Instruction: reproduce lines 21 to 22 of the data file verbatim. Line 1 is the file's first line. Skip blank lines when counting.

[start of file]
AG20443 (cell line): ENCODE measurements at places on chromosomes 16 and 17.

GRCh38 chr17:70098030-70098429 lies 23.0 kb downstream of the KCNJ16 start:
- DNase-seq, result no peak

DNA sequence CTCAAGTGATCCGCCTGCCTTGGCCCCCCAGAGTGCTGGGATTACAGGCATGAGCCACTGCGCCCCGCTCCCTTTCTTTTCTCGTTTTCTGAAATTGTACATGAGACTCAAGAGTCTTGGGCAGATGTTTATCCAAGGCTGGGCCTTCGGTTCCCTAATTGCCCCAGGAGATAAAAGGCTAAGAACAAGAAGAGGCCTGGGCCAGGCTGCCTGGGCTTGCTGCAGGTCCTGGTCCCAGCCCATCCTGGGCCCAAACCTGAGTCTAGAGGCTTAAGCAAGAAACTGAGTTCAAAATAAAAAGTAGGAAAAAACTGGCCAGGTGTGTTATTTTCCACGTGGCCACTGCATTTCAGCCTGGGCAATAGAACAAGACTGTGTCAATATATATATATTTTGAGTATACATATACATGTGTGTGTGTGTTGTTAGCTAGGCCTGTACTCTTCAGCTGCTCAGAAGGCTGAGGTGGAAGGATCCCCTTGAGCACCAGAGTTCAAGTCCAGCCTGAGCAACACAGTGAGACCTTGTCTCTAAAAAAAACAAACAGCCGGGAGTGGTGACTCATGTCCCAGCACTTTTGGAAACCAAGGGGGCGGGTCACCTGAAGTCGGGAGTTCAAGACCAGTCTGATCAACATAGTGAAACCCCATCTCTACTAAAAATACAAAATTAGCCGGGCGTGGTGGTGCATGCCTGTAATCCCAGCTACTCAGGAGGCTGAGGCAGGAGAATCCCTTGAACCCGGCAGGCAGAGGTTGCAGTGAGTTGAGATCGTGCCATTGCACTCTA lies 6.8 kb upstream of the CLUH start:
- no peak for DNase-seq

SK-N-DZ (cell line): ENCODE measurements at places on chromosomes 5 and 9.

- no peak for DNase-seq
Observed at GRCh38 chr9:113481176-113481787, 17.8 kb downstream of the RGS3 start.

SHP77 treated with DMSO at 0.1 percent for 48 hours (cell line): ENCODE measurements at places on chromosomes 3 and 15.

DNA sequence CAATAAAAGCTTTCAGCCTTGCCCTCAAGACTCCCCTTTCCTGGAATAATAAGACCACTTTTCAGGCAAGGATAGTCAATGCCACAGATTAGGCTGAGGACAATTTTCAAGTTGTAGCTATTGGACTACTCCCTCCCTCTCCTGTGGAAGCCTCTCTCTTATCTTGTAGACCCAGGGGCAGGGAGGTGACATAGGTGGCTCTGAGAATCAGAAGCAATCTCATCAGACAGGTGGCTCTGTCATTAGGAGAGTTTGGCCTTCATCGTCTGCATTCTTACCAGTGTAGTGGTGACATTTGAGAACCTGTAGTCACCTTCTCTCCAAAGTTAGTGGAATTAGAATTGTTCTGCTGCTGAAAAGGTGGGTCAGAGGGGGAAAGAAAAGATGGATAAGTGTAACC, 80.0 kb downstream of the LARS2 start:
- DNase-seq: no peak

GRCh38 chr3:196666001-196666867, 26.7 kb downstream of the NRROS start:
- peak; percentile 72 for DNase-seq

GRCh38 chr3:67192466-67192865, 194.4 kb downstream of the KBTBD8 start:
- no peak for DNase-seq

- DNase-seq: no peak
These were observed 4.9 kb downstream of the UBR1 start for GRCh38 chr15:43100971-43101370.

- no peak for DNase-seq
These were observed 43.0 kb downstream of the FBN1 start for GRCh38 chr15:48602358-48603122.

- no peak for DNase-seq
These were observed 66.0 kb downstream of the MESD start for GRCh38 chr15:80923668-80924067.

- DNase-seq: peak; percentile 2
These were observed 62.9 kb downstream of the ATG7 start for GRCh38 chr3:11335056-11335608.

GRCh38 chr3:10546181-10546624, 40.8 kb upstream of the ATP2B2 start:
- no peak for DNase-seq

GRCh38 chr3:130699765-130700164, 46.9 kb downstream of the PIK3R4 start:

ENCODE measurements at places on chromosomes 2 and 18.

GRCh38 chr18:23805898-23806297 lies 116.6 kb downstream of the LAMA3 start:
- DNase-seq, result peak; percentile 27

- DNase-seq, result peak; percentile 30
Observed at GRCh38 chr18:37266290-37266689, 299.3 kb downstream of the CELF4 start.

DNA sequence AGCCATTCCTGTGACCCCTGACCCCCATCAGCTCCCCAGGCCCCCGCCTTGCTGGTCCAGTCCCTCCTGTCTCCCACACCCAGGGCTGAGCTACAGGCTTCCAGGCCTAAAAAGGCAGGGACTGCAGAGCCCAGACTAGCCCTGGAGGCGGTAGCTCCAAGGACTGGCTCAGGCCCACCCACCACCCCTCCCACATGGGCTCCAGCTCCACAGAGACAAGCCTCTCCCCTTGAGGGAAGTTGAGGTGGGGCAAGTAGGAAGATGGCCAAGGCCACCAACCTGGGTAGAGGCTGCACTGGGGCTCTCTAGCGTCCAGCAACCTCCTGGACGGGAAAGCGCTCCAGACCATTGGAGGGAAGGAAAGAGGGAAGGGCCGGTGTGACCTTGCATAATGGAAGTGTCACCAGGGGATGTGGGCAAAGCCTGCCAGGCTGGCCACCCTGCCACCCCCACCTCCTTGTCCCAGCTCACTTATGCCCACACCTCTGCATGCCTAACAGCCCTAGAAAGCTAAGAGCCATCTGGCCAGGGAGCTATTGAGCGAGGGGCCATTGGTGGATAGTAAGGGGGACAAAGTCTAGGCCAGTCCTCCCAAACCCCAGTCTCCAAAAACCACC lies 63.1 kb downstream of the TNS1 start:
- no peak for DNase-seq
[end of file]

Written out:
These were observed 66.0 kb downstream of the MESD start for GRCh38 chr15:80923668-80924067.

- DNase-seq: peak; percentile 2